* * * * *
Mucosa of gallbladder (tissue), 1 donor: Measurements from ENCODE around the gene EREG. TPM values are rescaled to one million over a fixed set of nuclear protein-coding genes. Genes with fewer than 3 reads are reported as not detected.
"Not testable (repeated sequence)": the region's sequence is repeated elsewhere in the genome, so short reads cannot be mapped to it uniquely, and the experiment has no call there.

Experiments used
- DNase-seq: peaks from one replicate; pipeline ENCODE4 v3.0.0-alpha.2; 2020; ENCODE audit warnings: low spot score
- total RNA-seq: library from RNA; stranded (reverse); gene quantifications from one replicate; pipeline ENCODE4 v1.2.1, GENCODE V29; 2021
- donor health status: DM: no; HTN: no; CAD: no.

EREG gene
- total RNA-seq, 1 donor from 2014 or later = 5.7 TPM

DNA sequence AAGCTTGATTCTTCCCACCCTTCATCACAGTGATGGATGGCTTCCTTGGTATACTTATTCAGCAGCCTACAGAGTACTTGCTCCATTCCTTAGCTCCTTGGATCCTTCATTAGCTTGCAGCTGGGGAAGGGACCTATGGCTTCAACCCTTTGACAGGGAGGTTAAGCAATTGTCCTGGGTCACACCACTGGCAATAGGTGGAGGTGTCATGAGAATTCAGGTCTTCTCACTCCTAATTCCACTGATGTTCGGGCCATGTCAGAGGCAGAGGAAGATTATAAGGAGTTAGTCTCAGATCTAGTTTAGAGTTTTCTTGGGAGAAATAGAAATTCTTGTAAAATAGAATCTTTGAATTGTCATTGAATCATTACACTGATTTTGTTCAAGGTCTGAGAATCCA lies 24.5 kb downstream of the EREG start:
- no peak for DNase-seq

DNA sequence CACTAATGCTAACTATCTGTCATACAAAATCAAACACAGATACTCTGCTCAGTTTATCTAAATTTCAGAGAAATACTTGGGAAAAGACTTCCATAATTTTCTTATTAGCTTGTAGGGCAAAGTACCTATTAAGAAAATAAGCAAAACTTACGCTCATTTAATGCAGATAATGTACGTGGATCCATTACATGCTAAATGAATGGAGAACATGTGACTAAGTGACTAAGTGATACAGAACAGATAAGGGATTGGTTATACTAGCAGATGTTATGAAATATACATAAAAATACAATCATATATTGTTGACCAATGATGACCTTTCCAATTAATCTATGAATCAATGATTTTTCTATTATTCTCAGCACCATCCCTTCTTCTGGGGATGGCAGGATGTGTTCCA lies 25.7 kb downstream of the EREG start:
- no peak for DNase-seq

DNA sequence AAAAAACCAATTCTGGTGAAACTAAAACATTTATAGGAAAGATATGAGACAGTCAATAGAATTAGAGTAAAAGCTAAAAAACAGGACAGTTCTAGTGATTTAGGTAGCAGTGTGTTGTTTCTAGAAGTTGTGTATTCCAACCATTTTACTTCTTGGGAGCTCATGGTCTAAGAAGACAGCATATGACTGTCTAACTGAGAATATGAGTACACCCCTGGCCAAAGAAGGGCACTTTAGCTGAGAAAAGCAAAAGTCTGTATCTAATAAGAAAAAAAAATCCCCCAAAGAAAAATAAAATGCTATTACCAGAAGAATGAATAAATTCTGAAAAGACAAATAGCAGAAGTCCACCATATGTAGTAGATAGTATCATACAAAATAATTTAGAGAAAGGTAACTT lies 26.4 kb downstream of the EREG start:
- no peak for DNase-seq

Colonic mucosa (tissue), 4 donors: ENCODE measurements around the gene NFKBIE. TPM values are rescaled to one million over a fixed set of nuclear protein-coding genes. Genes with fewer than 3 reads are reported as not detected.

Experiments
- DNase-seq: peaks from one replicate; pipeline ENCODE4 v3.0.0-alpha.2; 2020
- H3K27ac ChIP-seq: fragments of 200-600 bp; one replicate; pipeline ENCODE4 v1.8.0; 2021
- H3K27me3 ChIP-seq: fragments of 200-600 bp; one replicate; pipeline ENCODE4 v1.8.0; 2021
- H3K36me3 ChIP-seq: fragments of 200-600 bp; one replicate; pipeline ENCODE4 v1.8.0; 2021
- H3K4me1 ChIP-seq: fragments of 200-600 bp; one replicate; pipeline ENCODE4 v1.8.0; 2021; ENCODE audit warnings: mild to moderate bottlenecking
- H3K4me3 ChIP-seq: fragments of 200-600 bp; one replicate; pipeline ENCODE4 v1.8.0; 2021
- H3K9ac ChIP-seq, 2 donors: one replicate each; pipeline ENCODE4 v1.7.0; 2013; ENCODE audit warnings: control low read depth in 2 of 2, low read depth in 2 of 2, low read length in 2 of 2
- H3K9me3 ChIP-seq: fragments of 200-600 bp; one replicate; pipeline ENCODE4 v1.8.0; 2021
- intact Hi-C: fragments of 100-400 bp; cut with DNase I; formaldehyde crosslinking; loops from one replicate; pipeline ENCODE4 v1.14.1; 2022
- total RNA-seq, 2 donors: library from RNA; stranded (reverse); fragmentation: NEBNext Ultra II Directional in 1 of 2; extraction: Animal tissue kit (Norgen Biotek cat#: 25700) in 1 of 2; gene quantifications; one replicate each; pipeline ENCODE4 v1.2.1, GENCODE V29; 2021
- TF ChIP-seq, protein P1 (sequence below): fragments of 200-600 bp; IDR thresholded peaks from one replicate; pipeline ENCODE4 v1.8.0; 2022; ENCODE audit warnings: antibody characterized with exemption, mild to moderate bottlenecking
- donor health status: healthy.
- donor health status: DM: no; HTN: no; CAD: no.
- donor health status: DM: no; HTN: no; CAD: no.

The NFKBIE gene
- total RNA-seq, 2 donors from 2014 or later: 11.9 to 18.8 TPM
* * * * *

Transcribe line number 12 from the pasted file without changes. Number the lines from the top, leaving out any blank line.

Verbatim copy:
- no peak for DNase-seq